3 Minnesotans charged in AG’s largest-ever Medicaid fraud case

Three Minnesotans are facing charges after they allegedly defrauded the state’s Medicaid program out of nearly $11 million.

The case is the largest Medicaid fraud case prosecuted by the Minnesota Attorney General’s Office, Minnesota Attorney General Keith Ellison says.

Abdirashid Ismail Said, 48, from Fridley, along with 37-year-old Ali Abdirizak Ahmed, of Minnetonka, and 24-year-old Said Awil Ibrahim, of Minneapolis, is accused of billing the Minnesota Medical Assistance program for services that were ineligible or based on fraudulent documentation.

Ellison’s office says Said was the head of the operation. He’s now charged with eight counts of aiding and abetting theft by swindle, one count of racketeering and perjury. Ahmed is facing the same charges as Said, except for the perjury charge, and Ibrahim is charged with four counts of aiding and abetting theft and one count of racketeering. Each theft and racketeering charge carries up to 20 years in prison while perjury has a maximum penalty of five years in imprisonment.

“Minnesotans who receive Medical Assistance have a right to expect that they’ll receive all the care, dignity, and respect they’re entitled to. Minnesotans trying to afford their lives have a right to expect that every one of their tax dollars will be put to use properly,” Ellison said. “People who commit Medicaid fraud violate both of those rights. My office is working aggressively to hold them accountable and will keep doing so.”

Ellison’s office says it charged Said in the past, as he was convicted last year of Medicaid fraud, ordered to repay $77,000 and barred from working with any Medicaid-funded agency. However, other agencies he operated have billed the Medicaid program since that time.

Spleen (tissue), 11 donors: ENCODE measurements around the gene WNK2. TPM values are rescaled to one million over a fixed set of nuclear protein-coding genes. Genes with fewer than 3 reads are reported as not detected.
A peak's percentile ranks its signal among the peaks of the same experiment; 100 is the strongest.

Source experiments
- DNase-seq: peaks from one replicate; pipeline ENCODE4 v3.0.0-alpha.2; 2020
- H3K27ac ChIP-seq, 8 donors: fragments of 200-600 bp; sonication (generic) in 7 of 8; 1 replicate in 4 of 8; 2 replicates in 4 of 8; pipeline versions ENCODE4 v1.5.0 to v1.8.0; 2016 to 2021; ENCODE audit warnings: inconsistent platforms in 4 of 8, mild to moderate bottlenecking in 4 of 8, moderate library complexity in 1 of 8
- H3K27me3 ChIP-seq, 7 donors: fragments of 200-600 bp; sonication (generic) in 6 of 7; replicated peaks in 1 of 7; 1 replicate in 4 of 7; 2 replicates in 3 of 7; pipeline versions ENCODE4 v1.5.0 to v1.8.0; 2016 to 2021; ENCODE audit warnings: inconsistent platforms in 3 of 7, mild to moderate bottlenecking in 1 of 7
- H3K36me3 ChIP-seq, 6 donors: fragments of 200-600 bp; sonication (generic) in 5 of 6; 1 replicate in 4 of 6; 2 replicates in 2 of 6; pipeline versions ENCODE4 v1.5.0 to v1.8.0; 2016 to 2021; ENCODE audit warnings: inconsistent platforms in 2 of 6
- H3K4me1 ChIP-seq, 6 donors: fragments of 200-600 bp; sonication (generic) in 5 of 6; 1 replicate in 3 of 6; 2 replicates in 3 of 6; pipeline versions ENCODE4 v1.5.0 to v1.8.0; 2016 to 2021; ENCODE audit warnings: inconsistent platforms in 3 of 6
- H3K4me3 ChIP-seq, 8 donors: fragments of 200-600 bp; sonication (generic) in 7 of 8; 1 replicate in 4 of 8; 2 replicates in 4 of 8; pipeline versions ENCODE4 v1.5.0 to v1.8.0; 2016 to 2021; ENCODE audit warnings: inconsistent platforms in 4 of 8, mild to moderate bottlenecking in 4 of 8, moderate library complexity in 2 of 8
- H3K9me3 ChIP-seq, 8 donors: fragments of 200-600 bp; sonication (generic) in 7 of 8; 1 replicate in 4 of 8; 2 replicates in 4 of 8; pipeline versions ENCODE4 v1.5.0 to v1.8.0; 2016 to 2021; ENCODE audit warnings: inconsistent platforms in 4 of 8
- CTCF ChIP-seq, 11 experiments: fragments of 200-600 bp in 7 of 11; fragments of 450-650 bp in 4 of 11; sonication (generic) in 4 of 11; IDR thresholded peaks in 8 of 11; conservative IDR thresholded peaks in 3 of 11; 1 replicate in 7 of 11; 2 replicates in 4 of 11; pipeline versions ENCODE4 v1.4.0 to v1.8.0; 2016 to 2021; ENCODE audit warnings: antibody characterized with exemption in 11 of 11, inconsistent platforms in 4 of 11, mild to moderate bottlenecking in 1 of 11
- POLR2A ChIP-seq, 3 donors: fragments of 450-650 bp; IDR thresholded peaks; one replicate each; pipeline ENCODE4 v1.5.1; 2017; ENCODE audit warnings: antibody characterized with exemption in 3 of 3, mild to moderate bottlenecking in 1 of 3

Because Said wasn’t listed as an owner or managing employee at Faym Health (owned by Ahmed), Prestige Health (owned by Ibrahim) or Minnesota Home Health Care, the attorney general’s office says the companies’ billing practices weren’t flagged. However, prosecutors say several employees and clients, as well as a case manager, have said that Said operated the agencies.

Additionally, the office says a designated coordinator and manager at Faym told investigators that Said, Ahmed and Ibrahim paid her to create fraudulent documents for recipients and workers at the agencies.

Many of the services the Medicaid program was billed for by the three agencies weren’t provided at all, and others were exaggerated or not supervised by a qualified professional as the law requires.

The perjury charge Said is facing stems from his previous testimony that he didn’t have any role at any of the three agencies, according to Ellison’s office.

Said and Ibrahim were booked into the Hennepin County jail on Thursday while Ahmed wasn’t yet in custody, as of Friday.

The office says that its Medicaid Fraud Control Unit receives 75% of its funding from the U.S. Department of Health and Human Services while the other quarter comes from the state.

Said Awil Ibrahim (Hennepin County Jail)